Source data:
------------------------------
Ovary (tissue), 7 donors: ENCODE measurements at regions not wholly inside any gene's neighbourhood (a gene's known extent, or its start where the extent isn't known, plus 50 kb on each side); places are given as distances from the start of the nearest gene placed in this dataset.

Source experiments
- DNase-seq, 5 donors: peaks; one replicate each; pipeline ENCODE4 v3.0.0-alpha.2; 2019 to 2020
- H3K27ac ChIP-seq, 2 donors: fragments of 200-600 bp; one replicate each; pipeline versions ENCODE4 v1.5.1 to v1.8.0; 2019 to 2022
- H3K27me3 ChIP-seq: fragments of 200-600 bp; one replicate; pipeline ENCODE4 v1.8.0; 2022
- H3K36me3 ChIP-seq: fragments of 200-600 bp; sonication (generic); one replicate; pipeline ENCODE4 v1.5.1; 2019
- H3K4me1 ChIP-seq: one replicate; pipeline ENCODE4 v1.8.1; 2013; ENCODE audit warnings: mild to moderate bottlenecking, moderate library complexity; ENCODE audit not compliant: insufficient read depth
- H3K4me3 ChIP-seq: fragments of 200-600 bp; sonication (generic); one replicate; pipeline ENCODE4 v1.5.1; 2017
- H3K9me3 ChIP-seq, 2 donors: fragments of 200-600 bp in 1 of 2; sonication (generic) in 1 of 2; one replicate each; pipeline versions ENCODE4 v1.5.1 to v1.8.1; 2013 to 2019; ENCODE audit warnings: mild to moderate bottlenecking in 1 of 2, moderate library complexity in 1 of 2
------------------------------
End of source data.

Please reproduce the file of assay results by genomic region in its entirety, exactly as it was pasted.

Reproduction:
Ovary (tissue), 7 donors: ENCODE measurements at regions not wholly inside any gene's neighbourhood (a gene's known extent, or its start where the extent isn't known, plus 50 kb on each side); places are given as distances from the start of the nearest gene placed in this dataset.

Source experiments
- DNase-seq, 5 donors: peaks; one replicate each; pipeline ENCODE4 v3.0.0-alpha.2; 2019 to 2020
- H3K27ac ChIP-seq, 2 donors: fragments of 200-600 bp; one replicate each; pipeline versions ENCODE4 v1.5.1 to v1.8.0; 2019 to 2022
- H3K27me3 ChIP-seq: fragments of 200-600 bp; one replicate; pipeline ENCODE4 v1.8.0; 2022
- H3K36me3 ChIP-seq: fragments of 200-600 bp; sonication (generic); one replicate; pipeline ENCODE4 v1.5.1; 2019
- H3K4me1 ChIP-seq: one replicate; pipeline ENCODE4 v1.8.1; 2013; ENCODE audit warnings: mild to moderate bottlenecking, moderate library complexity; ENCODE audit not compliant: insufficient read depth
- H3K4me3 ChIP-seq: fragments of 200-600 bp; sonication (generic); one replicate; pipeline ENCODE4 v1.5.1; 2017
- H3K9me3 ChIP-seq, 2 donors: fragments of 200-600 bp in 1 of 2; sonication (generic) in 1 of 2; one replicate each; pipeline versions ENCODE4 v1.5.1 to v1.8.1; 2013 to 2019; ENCODE audit warnings: mild to moderate bottlenecking in 1 of 2, moderate library complexity in 1 of 2